Church Away from Home

My husband John served 21 years in the Air Force, Air Reserves and Fort Wayne International Guard Base’s 122nd Fighter Wing. Our daughters were with him in 2006 when he retired from the Guard.

In honor of Veteran’s Day this story is posted to relay an important episode in my husband’s military career. It has been published in several Sunday School take home papers. We never know when a military person might need a nudge toward God. Can you provide that to some vet today?





By John Reusser

As told to

Kayleen J. Reusser



In 1972, I was 20 and a new Air Force recruit, fresh out of TechnicalTraining School. I had been assigned to MacDill Air Force Base in Tampa, Florida, for weapons training. Having been raised on a dairy farm where the demands for my time were strict, I was tempted to spend most of my free time at the beach.


But Mom and Dad had taken us kids to church each Sunday while I was growing up and I chose not to slough off my religious upbringing.


Instead, I read the New Testament issued to me from the military chaplain. That inspired me to look for a church like the one in the New Testament with preaching about God and His leading. It wouldn’t be easy when none of my buddies were interested but I wanted to go anyway.


I wasn’t even sure what to look for. The church at home spoke nearly every Sunday about social problems and how to become better citizens. I didn’t know if every church was like that or if a church that used only the Bible for its guidelines existed. I just knew I was tired of listening to lectures by men and sometimes women who preferred to speak on issues of the day instead of the Scriptures.


I prayed and asked God to help me find a church that believed the Bible and followed it.


The base chaplain directed me to a nearby street where three churches were located. They looked similar, but the one with “Christian” in its name caught my attention. I visited there the following Sunday.


What happened that day amazed me. First, the entire congregation took communion and said it  was done each week. The preacher pointed out how the disciples had done this so it made sense.


Then the preacher gave a simple, clear sermon from the Bible. He didn’t tell us how to become better citizens, but how we could obey God’s command to strengthen His Kingdom by following Him.


Then he said anyone who wanted to accept Jesus Christ as his or her personal savior could be baptized right then. He made it sound like the most important decision a person could make.


When a young woman stepped out from the aisle and talked briefly to the preacher and he announced they would have a baptism in a few minutes, I couldn’t believe it. They were actually going to do it that morning!


I watched, mesmerized, as the young woman’s head went under water a few minutes later in the baptistry. The minister uttered words that were strange-sounding: “I baptize you in the name of the Father, the Son, and the Holy Ghost.” Then he carefully placed his hands under the girl’s head and lowered her into the water. As she came up, she seemed to glow.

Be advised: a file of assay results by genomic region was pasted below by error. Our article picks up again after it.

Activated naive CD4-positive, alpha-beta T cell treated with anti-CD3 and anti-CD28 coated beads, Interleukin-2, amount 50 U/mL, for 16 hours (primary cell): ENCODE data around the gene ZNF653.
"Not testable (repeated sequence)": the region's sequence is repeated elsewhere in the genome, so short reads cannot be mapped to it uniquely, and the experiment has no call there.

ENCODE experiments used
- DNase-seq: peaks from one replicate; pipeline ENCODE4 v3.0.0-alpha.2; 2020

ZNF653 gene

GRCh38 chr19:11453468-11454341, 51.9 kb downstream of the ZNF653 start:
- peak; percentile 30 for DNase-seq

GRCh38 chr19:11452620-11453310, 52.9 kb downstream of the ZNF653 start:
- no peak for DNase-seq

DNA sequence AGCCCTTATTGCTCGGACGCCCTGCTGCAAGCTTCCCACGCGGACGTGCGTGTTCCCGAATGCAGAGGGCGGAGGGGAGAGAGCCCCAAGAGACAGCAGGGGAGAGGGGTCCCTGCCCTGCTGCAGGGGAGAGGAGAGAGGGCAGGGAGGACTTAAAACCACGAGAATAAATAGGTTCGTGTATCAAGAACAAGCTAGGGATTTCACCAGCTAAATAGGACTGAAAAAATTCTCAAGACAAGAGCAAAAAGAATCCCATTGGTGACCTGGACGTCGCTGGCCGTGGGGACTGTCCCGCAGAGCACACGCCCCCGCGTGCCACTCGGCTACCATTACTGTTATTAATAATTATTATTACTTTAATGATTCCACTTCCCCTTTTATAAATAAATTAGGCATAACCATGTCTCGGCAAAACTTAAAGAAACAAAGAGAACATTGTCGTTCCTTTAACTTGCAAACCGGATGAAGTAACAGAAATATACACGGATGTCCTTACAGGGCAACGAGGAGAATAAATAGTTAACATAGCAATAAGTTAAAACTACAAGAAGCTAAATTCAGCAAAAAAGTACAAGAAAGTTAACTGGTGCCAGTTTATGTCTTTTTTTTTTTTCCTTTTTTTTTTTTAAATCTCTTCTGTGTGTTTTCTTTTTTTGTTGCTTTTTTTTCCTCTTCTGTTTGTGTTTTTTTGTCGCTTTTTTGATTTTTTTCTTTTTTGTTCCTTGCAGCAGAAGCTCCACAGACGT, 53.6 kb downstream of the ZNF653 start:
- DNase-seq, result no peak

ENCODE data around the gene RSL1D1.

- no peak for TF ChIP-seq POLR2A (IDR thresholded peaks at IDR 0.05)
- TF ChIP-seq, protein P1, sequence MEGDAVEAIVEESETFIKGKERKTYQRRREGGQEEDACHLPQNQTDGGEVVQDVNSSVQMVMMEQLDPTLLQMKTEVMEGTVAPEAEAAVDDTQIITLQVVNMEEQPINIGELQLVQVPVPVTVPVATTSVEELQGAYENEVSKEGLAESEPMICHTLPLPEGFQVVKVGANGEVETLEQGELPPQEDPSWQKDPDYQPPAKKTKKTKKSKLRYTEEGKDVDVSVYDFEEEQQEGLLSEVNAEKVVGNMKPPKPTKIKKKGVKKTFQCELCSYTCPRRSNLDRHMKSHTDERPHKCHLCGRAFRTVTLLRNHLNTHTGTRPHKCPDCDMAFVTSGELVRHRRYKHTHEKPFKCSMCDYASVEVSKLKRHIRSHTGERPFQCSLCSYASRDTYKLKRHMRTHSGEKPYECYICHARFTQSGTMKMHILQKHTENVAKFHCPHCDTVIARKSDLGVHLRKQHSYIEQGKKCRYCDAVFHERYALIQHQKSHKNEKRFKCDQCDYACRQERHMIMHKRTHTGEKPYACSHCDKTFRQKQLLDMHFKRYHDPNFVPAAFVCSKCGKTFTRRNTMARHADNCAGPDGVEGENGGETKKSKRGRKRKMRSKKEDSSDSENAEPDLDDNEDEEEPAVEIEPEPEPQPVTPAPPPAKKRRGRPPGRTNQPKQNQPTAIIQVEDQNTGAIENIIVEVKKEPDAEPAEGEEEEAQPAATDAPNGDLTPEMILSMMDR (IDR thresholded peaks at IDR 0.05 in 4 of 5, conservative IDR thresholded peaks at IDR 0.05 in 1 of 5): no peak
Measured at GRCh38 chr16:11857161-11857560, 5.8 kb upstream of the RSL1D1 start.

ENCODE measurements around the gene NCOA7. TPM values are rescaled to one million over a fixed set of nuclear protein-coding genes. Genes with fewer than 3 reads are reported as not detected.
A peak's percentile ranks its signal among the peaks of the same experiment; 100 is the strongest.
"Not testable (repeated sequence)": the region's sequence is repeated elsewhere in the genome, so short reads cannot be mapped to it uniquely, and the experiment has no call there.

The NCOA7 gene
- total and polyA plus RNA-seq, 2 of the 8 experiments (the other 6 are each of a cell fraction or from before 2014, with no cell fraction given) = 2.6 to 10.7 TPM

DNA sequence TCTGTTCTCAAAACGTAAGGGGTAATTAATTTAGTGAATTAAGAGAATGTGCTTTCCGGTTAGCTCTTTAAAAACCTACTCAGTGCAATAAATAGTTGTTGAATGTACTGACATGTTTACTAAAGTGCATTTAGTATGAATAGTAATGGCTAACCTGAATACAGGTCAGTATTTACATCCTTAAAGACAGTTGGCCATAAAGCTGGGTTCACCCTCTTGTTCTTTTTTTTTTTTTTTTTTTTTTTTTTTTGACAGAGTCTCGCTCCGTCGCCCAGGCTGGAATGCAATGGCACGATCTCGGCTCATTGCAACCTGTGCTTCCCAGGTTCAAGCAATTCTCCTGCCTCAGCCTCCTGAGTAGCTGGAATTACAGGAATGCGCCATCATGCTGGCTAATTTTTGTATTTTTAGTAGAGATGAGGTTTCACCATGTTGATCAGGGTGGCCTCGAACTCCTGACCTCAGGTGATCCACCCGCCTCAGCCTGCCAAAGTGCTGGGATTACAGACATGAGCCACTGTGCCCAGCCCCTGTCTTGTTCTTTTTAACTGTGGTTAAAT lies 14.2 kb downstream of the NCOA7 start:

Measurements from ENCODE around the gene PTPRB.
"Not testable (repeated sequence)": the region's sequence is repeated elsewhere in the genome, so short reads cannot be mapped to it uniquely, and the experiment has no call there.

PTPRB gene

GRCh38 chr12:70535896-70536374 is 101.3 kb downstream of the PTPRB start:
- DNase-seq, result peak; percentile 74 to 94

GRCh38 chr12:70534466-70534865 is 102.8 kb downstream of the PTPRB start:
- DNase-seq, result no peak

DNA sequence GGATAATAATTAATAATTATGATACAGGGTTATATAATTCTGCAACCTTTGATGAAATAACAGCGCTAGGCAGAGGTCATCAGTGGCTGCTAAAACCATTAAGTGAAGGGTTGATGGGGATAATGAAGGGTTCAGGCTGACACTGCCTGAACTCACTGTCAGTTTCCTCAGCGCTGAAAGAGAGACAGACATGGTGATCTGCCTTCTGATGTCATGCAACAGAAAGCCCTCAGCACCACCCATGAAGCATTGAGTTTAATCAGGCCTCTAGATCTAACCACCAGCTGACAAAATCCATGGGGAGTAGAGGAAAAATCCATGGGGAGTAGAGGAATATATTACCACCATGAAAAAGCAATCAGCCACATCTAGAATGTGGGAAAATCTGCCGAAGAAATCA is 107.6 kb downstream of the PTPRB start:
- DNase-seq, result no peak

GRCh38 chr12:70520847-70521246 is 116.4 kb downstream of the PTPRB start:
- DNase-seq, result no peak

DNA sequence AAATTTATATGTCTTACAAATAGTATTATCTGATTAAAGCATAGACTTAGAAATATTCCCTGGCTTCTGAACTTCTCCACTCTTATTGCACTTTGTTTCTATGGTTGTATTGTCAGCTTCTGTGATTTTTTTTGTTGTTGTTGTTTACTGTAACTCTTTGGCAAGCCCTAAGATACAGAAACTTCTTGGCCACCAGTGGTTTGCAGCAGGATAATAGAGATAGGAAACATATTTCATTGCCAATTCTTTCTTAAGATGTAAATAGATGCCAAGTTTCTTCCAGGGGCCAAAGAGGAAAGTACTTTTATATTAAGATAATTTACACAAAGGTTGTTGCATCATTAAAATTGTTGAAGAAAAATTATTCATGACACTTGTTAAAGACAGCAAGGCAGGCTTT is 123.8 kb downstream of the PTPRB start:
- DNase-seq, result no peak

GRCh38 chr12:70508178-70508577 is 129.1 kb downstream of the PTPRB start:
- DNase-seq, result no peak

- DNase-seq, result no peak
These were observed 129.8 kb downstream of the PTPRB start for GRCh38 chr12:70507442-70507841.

I was astounded. The minister explained the church practiced baptism for remission of sins just as it was described in the New Testament. I knew from my daily Bible readings that baptism was as important to a person’s Christian faith as repentance.


It didn’t take long for me to decide that this church, Westshore Christian Church, was what I had been looking and praying for. The minister introduced me to the couple in charge of the church’s singles’ ministry. I attended there as often as I could and accompanied the young adults on many of their excursions. The sermons taught me much about living the Christian life.


Eight months later, I was released from active duty and returned to the Midwest to join the Reserves. At home, I visited a couple of churches before finding one that followed New Testament practices. In February 1978, my parents, two brothers, and I were baptized in the First Church of Christ in Bluffton, Indiana.


I met my wife there and we married in 1980. We’ve brought up our three children in the same church which has never deviated from its Christian teaching. We pray our children will raise their own families in a Bible-believing faith.


I don’t think it was a coincidence that God led me to Westshore Christian Church. I had been praying for wisdom and guidance in finding the right church and God honored that request. Churches, like Westshore, that are located close to military bases, have the unique opportunity to reach out to people stationed there. Often, as was my case, these young men and women and sometimes their families, are at a critical point in their lives. No one is there to look over their shoulders and tell them what is right or wrong. They have to decide these things on their own.


The military life, just as any other, has possibilities for personal growth. But it also has areas for potential pitfalls. The church needs to be there to get involved and help pick up the pieces.


I am thankful to the people at Westshore Christian Church who made me feel a part of their lives for a short time. Their Christian example touches not only my life but the lives of others. Only God knows how much this answer has influenced generations to come.




The End



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